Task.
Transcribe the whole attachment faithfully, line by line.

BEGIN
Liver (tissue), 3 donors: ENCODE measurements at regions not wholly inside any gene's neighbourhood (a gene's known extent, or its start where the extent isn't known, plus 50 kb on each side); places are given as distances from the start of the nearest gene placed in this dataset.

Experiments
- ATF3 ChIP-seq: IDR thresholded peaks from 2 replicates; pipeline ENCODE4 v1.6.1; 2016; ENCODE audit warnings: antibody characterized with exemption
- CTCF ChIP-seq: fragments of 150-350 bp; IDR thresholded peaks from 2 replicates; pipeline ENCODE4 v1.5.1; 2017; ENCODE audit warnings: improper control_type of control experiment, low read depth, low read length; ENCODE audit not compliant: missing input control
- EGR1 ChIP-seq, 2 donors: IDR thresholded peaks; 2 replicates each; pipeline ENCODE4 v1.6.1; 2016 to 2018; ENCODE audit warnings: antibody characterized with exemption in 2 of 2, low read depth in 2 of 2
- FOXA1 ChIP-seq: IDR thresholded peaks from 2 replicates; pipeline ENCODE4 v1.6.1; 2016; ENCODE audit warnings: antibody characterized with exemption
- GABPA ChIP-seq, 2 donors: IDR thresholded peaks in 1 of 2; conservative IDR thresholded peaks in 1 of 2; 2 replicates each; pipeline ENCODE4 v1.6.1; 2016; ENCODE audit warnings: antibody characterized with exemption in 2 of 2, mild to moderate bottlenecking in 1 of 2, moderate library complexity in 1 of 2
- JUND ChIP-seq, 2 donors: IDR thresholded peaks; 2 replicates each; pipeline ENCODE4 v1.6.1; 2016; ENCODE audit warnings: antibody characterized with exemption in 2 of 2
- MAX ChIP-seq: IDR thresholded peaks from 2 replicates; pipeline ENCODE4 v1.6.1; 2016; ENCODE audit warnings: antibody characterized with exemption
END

Liver (tissue), 3 donors: ENCODE measurements at regions not wholly inside any gene's neighbourhood (a gene's known extent, or its start where the extent isn't known, plus 50 kb on each side); places are given as distances from the start of the nearest gene placed in this dataset.

Experiments
- ATF3 ChIP-seq: IDR thresholded peaks from 2 replicates; pipeline ENCODE4 v1.6.1; 2016; ENCODE audit warnings: antibody characterized with exemption
- CTCF ChIP-seq: fragments of 150-350 bp; IDR thresholded peaks from 2 replicates; pipeline ENCODE4 v1.5.1; 2017; ENCODE audit warnings: improper control_type of control experiment, low read depth, low read length; ENCODE audit not compliant: missing input control
- EGR1 ChIP-seq, 2 donors: IDR thresholded peaks; 2 replicates each; pipeline ENCODE4 v1.6.1; 2016 to 2018; ENCODE audit warnings: antibody characterized with exemption in 2 of 2, low read depth in 2 of 2
- FOXA1 ChIP-seq: IDR thresholded peaks from 2 replicates; pipeline ENCODE4 v1.6.1; 2016; ENCODE audit warnings: antibody characterized with exemption
- GABPA ChIP-seq, 2 donors: IDR thresholded peaks in 1 of 2; conservative IDR thresholded peaks in 1 of 2; 2 replicates each; pipeline ENCODE4 v1.6.1; 2016; ENCODE audit warnings: antibody characterized with exemption in 2 of 2, mild to moderate bottlenecking in 1 of 2, moderate library complexity in 1 of 2
- JUND ChIP-seq, 2 donors: IDR thresholded peaks; 2 replicates each; pipeline ENCODE4 v1.6.1; 2016; ENCODE audit warnings: antibody characterized with exemption in 2 of 2
- MAX ChIP-seq: IDR thresholded peaks from 2 replicates; pipeline ENCODE4 v1.6.1; 2016; ENCODE audit warnings: antibody characterized with exemption